Electricity pricing is Europe’s hidden industrial policy

(12 Jan 2024) The subsidy race triggered by the energy crisis in 2022 showed how electricity policy is central to industrial policy. Addressing this at the EU level will become even more important in the coming years as Europe moves to electrify transport and other sectors, argue Ben McWilliams, Giovanni Sgaravatti, Simone Tagliapietra, and Georg Zachmann.

Ben McWilliams is an affiliate fellow in energy and climate policy at the Bruegel economic think tank in Brussels. Giovanni Sgaravatti is energy and climate research analyst, while Simone Tagliapietra and Georg Zachmann are both senior fellows at Bruegel.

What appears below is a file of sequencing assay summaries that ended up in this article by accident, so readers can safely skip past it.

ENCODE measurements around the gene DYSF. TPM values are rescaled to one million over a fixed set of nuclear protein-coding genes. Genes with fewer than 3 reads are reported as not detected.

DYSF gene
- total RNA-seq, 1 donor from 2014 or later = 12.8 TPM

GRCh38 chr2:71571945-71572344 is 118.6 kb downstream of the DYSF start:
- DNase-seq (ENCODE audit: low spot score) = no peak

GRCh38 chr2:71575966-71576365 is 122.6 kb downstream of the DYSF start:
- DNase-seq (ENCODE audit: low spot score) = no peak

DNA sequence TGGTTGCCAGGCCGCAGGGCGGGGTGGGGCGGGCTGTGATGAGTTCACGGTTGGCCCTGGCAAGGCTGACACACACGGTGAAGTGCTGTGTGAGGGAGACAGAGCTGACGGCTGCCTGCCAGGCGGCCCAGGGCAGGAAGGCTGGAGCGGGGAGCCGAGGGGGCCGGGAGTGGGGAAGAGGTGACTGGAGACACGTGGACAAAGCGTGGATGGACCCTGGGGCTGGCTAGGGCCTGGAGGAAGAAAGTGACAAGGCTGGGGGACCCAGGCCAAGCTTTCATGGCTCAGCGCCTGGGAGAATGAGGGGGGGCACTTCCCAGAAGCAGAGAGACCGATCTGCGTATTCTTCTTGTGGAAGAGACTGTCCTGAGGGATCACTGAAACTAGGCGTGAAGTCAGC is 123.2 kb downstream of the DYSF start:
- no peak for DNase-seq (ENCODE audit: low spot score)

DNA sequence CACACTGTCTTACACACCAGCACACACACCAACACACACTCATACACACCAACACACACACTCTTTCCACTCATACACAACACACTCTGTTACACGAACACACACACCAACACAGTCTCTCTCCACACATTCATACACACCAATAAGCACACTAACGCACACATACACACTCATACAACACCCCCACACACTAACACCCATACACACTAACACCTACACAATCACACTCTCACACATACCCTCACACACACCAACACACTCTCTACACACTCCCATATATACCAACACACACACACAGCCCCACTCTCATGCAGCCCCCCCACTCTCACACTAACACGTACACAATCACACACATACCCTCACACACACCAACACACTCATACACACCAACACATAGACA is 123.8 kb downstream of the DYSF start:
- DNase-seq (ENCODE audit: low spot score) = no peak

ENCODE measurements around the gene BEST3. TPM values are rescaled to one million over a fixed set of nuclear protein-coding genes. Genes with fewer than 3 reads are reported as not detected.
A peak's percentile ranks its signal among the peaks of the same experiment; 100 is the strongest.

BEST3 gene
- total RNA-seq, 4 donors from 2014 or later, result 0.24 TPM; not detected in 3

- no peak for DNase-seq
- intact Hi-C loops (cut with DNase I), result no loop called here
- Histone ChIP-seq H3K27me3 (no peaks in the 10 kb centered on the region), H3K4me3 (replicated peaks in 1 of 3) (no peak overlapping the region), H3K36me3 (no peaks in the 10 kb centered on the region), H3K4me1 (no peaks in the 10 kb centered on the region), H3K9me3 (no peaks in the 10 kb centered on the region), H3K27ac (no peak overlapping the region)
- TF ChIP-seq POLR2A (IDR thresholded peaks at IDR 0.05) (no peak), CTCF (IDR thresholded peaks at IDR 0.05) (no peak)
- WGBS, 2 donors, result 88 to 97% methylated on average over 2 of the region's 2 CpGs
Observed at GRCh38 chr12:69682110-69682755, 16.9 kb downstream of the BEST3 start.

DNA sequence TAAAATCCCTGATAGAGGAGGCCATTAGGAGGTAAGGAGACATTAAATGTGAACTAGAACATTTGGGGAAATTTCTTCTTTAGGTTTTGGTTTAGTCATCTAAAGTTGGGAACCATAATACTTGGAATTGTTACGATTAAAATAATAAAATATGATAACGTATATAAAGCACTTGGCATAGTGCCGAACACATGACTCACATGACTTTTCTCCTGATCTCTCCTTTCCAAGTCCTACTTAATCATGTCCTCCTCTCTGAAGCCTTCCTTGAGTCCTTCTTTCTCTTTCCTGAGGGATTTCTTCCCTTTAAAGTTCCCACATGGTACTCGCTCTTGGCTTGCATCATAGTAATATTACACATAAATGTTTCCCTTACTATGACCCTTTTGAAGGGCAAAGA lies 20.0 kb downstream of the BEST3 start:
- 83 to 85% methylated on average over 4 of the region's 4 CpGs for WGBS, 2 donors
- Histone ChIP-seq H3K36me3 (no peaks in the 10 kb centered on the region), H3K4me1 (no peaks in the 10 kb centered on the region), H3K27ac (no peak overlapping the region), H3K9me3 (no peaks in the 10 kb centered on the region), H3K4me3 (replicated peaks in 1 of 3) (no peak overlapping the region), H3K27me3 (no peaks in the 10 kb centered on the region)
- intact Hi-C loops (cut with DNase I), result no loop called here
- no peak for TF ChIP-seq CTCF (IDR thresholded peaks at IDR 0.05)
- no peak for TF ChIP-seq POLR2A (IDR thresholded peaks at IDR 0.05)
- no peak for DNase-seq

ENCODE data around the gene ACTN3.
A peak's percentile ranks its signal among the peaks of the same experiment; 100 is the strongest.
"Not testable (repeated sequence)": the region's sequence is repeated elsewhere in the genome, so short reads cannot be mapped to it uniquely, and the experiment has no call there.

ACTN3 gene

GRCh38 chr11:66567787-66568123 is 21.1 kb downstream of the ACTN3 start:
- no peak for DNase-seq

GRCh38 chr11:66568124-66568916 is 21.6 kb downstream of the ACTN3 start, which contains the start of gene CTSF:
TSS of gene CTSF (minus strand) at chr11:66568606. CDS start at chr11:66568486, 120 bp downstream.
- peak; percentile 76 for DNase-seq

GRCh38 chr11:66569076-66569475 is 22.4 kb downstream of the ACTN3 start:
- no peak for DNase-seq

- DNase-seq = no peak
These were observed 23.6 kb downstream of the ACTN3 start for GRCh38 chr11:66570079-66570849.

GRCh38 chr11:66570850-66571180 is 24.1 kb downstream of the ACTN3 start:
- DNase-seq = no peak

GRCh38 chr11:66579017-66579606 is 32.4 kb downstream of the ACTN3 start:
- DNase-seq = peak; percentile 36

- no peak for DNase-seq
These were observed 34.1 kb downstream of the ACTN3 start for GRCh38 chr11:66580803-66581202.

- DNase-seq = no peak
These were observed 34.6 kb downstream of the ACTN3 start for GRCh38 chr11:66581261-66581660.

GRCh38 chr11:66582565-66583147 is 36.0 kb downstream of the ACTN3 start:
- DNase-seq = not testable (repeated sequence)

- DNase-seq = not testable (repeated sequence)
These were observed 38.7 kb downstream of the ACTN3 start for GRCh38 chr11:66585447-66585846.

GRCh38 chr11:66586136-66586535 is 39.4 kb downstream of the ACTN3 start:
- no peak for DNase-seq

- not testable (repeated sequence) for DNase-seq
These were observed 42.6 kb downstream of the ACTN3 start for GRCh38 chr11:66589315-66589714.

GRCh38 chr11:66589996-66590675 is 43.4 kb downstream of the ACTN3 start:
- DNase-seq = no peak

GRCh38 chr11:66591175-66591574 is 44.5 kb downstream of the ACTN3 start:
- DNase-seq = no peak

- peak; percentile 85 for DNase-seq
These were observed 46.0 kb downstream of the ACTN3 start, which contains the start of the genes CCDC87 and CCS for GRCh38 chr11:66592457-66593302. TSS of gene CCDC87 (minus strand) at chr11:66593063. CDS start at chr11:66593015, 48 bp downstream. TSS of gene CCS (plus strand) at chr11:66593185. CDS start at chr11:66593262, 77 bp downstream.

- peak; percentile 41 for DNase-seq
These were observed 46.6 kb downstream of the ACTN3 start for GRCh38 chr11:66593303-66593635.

The role of government in setting final electricity prices is becoming a main arena of industrial policy debate. The allocation of taxes and tariffs creates a huge discrepancy between the prices paid by different consumers in the same market.

At the same time, Europe’s energy transition depends upon increasing electrification of the economy and increasing the share of that electricity produced by renewable sources. Both factors will raise the relevance of electricity taxes set by governments.

The energy crisis drew attention to this: as electricity prices soared, European industries were confronted with higher and more volatile prices than their overseas competitors. Governments responded with billions of euros in subsidies to reduce prices.

External link

, 12 Jan 2024: Electricity pricing is Europe’s hidden industrial policy